As I discussed in Parts I and II of this series, Virginia Governor Bob McDonnell and Attorney General Ken Cuccinelli are embroiled in significant ethics scandals that involve Star Scientific and Jonnie R. Williams. While these matters may be painful for the parties involved, there is a silver lining to these troubling violations of the public trust: vocal and potentially influential calls for reform.
For example, Terry McAuliffe, who’s running for governor against Cuccinelli, has proposed several critical enhancements to the Virginia ethics regime. In an attempt to prevent elected officials from accepting lavish gifts and travel, McAuliffe has proposed, among other things, that no elected official (or immediate family member) may accept gifts worth more than $100 from a single donor. Moreover, he proposes closing a gigantic loophole that (currently) not only allows donors to provide gifts of unlimited value to officials’ immediate family members, but also exempts them from disclosure requirements.
For Virginia, imposing a gift cap would be a radical shift in policy and would undoubtedly change the manner in which elected officials perform their jobs. No longer would donors be permitted to send elected officials on expensive vacations, or ply them with lavish meals and entertainment. As the Virginian Pilot noted, “Amending gift rules could also mean a cultural change in Richmond during winter legislative sessions, whose nightly, after-hours activities include a lineup of lobbyist-sponsored dinners and receptions.”
In addition to the gift limits, McAuliffe has also proposed establishing an independent ethics commission. As mentioned in yesterday’s post, Virginia is one of only nine states without a statewide ethics commission. In addition to ensuring compliance with Virginia’s ethics laws, it could also provide citizens with a single source of information about the state’s ethics regime and its requirements. While not impossible to locate, one could hardly describe the information provided about Virginia’s current ethics regime as “user-friendly.” It would be incredible if Virginia could provide its residents with something like this, this or this.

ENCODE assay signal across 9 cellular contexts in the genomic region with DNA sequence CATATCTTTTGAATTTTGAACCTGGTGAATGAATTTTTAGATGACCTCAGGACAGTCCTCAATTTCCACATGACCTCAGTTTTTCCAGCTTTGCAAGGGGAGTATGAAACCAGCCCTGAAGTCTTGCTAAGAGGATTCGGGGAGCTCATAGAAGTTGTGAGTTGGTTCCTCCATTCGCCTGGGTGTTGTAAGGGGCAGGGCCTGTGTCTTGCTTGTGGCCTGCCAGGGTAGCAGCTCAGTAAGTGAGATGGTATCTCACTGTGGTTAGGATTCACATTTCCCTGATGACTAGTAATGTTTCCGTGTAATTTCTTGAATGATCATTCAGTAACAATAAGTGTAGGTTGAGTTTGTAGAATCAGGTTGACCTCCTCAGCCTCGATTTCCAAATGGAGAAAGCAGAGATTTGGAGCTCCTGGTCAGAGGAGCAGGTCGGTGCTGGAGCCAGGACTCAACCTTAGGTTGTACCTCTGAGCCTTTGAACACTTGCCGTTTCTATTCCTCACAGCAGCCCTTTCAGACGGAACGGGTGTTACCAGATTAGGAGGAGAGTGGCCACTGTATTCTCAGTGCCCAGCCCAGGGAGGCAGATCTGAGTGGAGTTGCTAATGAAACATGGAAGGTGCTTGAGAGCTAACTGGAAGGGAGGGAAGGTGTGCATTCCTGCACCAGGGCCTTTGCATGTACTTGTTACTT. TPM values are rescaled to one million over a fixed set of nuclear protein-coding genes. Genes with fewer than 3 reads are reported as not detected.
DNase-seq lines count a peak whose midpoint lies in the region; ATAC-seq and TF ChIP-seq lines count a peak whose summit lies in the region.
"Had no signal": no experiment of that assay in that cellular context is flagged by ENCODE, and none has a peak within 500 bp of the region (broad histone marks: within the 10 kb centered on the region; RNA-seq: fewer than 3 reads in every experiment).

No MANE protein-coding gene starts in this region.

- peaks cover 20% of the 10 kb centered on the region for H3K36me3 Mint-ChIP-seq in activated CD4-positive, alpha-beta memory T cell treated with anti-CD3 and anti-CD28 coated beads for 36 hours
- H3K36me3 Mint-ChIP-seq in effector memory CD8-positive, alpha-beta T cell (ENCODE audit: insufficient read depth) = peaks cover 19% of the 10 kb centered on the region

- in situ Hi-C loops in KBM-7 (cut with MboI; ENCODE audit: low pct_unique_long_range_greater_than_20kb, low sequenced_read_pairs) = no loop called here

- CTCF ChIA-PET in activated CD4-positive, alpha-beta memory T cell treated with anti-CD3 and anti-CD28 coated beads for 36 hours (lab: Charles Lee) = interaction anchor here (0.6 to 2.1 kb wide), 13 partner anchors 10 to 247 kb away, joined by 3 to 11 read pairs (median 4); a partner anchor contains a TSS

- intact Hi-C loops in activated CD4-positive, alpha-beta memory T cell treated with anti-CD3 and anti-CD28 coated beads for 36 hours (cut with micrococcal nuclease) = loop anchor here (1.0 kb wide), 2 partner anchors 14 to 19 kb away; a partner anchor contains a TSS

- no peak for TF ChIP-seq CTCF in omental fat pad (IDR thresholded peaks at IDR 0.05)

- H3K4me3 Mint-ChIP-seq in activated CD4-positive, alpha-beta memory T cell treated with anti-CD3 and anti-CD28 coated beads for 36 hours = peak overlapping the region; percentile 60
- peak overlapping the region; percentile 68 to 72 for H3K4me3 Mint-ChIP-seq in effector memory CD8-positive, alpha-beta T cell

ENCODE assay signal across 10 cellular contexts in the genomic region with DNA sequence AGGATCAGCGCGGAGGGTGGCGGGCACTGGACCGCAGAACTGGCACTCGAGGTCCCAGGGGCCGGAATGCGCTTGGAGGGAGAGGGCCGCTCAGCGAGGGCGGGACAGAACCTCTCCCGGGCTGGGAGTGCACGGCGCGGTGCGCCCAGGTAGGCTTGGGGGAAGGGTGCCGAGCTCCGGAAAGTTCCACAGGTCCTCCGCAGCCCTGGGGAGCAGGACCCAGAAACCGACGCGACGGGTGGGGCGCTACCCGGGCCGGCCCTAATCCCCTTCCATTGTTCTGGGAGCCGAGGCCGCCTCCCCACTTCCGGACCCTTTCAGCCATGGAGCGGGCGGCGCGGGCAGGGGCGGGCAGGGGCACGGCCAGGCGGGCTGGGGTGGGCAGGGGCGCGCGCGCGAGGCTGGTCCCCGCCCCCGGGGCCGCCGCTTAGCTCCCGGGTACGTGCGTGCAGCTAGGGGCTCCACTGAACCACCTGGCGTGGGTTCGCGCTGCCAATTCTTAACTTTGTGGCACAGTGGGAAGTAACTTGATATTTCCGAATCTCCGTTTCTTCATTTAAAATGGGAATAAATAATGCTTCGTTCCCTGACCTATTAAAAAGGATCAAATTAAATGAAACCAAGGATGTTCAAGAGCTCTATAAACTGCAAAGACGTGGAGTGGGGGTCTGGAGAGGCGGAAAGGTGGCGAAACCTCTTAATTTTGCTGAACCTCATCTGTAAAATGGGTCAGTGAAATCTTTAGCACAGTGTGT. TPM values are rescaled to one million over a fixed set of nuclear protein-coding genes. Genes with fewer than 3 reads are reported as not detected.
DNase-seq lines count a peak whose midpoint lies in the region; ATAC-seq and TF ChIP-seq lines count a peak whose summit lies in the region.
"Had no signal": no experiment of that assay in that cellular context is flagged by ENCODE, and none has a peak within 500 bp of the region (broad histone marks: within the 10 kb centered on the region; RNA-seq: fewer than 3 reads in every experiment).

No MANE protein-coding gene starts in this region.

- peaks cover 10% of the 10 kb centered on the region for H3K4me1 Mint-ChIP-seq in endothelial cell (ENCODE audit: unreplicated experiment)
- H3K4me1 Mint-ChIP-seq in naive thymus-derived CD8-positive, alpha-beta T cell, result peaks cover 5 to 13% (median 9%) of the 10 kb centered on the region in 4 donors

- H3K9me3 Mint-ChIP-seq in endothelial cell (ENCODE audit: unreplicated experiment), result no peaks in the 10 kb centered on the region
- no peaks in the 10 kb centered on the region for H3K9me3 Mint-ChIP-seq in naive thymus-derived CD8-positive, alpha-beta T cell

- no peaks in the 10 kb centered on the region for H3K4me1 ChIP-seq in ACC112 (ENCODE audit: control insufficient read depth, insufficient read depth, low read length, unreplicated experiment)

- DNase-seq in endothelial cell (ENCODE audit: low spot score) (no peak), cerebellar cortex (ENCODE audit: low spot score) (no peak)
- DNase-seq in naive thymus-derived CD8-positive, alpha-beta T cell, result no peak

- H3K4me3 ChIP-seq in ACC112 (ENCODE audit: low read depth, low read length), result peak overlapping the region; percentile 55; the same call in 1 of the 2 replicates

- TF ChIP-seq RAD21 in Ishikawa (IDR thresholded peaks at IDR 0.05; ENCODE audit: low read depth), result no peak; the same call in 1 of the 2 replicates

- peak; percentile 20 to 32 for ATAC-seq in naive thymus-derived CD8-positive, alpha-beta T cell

Interestingly, McDonnell offered a similar proposal during his 2009 campaign, though he decided against the commission once he was elected. He claimed that a commission was no longer necessary after he established a state inspector general’s office. While this office may be proficient at rooting out fraud, waste and abuse in government, it lacks the authority to investigate elected officials unless requested to do so by the governor, attorney general or a grand jury. Unfortunately, as recent events demonstrate, the limitations on the inspector general’s authority are problematic — particularly when the individuals tasked with requesting investigations are violating the state’s ethics requirements themselves.
Of course, for some officials, Virginia’s (self-proclaimed) reputation for ethical and transparent government makes such reforms unnecessary. When Virginia House Speaker William J. Howell was asked about the proposed gift caps, he replied: “Money and influence, unfortunately, is part of politics, and it’s not going away . . .[a]nd efforts to limit it often have the unintended consequence of driving it underground. . . . I really like what we do in Virginia, and have done successfully for some time. We believe disclosure and transparency is more effective than more heavy-handed regulations.”
Interesting. In other words, Howell believes that gifts should not be limited because the limits will cause individuals to violate the limits and hide the gifts. While this is just one statement from one elected official, it is emblematic of Virginia’s approach to ethics — an approach that is responsible for the state’s regressive ethics regime.
McAuliffe’s opponent in the Virginia gubernatorial race, Ken Cuccinelli, has yet to embrace gift caps. Instead, he has proposed reforms that are significantly less stringent and fraught with potential loopholes: a 10-day reporting window for gifts over $500, and a requirement that immediate family members report gifts. Although this is a modest improvement over the current system, under Cuccinelli’s proposed “reforms,” he would still be permitted to accept thousands of dollars worth of lavish vacations, air fare and entertainment. He would just have to report them more quickly.
Although some Virginia politicians are unwavering in their unsubstantiated beliefs that gift limits are not effective, the McDonnell and Cuccinelli scandals are evidence that the current regime is not working. Whether these current scandals are enough to bring about change is an open question. Let’s hope that this time, the politicians keep their promises.
Jessica Tillipman is a Senior Editor of the FCPA Blog. She’s the Assistant Dean for Field Placement and Professorial Lecturer in Law at The George Washington University Law School, where she teaches an Anti-Corruption seminar. She also advises companies on FCPA compliance and government procurement-related issues. She can be contacted here.